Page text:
DS: Maisie asks the questions I always think past and she’s always challenging me. I think that’s so healthy — to have that person that questions everything and makes you think through all of the decision making.
On transitioning from actress to tech founder:
I’ve learned how technology deficient I am. It’s a blessing in disguise. I’m a really creative person, but in terms of knowing keyboard shortcuts or navigating through a breadcrumb trail — I’m bad at that. There’s so many incredible tools I’ve discovered in this process, like Notion
The stability of doing a nine to five is also lovely. The movie industry is sporadic and unpredictable. I’ve really enjoyed the structure that comes with working in an office, even if we do a lot of work out of the office. I really like the feeling of being on a team that is all working towards the same goal.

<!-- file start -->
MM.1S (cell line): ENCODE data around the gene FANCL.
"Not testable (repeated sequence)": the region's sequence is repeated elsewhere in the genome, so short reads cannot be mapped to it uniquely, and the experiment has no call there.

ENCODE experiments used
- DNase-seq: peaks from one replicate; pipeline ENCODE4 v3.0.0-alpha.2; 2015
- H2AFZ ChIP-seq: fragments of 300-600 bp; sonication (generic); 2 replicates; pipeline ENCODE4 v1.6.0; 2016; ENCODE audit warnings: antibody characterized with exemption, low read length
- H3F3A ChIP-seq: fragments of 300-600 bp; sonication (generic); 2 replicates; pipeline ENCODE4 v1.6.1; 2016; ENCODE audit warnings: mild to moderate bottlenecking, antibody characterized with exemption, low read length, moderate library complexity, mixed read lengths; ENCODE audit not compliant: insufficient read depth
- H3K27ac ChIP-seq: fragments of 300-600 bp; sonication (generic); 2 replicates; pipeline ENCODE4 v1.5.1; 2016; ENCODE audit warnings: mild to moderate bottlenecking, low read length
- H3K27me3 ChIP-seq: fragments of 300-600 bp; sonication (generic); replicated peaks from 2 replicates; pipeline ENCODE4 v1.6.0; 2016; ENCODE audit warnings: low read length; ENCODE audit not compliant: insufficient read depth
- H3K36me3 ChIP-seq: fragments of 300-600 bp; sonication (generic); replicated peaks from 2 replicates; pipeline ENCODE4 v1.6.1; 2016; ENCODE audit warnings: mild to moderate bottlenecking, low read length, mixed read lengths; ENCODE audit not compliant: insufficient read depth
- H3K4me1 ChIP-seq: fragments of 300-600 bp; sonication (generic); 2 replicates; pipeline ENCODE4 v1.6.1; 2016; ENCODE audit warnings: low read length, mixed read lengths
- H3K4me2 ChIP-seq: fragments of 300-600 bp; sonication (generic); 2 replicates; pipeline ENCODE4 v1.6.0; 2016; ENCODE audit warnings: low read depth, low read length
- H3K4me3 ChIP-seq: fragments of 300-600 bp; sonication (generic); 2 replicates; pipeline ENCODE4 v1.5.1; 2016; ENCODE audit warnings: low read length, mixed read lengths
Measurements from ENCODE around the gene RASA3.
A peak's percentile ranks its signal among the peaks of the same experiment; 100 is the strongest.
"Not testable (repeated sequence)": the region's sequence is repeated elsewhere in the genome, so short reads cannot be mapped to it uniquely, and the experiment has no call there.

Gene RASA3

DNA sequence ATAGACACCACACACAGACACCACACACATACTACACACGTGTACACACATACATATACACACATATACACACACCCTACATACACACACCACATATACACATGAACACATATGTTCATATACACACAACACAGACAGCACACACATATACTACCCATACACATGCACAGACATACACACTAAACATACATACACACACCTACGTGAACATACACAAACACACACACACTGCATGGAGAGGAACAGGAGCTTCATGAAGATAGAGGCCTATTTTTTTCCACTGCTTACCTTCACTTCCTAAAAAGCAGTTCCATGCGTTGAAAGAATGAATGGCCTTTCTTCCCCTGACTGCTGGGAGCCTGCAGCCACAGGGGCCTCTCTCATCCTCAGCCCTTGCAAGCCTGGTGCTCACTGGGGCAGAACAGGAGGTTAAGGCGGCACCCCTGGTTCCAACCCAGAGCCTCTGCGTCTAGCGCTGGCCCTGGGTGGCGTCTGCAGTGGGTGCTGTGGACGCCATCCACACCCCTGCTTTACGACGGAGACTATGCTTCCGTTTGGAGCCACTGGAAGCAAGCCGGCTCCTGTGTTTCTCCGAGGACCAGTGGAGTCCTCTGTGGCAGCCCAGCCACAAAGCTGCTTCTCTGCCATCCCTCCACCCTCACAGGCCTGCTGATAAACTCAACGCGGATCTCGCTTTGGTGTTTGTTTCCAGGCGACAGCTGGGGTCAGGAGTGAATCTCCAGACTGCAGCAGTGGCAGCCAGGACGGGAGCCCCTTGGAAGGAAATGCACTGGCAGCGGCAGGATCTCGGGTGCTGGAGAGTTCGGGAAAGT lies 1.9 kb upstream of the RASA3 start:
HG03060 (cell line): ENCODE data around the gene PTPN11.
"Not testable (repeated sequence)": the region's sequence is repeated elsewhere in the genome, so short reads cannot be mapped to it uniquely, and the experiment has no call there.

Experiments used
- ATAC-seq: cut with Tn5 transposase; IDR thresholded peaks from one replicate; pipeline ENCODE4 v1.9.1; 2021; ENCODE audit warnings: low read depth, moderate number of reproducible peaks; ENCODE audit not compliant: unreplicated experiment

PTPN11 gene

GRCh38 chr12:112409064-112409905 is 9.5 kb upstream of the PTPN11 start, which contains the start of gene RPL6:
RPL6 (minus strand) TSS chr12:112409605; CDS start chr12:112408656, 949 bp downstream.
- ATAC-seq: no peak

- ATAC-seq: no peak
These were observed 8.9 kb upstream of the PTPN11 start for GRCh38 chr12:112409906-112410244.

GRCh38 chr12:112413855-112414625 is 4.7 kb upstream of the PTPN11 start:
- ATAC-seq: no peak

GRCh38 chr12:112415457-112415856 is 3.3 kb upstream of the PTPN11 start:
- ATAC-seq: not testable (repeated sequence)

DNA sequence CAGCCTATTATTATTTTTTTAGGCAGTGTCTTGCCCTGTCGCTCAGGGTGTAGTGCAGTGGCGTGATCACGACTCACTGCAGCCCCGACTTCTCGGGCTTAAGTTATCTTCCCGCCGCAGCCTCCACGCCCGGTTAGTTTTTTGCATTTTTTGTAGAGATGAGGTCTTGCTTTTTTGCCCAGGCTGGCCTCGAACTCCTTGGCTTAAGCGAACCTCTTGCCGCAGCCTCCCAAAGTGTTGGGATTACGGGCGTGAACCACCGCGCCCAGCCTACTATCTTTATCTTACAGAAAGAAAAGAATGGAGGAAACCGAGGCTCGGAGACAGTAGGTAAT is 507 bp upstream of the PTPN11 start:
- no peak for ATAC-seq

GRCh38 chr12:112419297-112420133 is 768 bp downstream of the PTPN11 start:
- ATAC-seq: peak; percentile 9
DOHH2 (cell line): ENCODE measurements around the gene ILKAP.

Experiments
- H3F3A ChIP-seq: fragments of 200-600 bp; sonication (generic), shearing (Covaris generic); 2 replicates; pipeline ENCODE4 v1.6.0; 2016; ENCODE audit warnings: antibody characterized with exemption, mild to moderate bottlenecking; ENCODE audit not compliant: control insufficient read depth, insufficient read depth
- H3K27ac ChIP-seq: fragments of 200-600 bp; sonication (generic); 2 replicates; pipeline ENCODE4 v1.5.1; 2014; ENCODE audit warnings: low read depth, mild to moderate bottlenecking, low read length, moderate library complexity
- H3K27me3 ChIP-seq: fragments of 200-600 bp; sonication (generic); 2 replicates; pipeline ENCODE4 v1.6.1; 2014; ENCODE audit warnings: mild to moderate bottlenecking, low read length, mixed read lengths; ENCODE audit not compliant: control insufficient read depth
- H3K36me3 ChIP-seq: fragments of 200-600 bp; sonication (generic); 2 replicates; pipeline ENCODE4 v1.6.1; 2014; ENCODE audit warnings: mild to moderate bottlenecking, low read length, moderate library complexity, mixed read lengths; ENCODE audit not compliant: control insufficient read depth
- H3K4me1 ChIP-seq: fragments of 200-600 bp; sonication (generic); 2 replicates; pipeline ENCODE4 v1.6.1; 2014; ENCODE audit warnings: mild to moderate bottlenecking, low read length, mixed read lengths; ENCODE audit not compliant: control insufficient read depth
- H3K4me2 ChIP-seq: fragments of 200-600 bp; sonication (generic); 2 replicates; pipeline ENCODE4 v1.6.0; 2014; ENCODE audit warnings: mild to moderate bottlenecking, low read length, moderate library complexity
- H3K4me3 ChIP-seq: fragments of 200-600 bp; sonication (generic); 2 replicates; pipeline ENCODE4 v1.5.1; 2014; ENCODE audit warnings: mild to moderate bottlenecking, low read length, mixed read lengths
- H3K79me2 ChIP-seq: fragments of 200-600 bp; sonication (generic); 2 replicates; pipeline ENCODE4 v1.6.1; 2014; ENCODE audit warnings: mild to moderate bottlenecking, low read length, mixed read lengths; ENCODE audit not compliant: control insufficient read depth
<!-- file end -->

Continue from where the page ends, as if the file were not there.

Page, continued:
On what’s next:
DS: We would love to establish ourselves as the place for creative collaboration. We want to be the place people go to meet their people and get the opportunities they need to get a career in the creative industries. We also want to start to look into new territories. We hope to be fully established in London and then we'll move to the U.S. to reach more creative communities that already exist, but need the network effect.
MW: We want to branch out and also head to Berlin. When we originally launched, we had a lot of users in Berlin and New York. I think it’s exciting that we really did hit the creative scenes to begin with.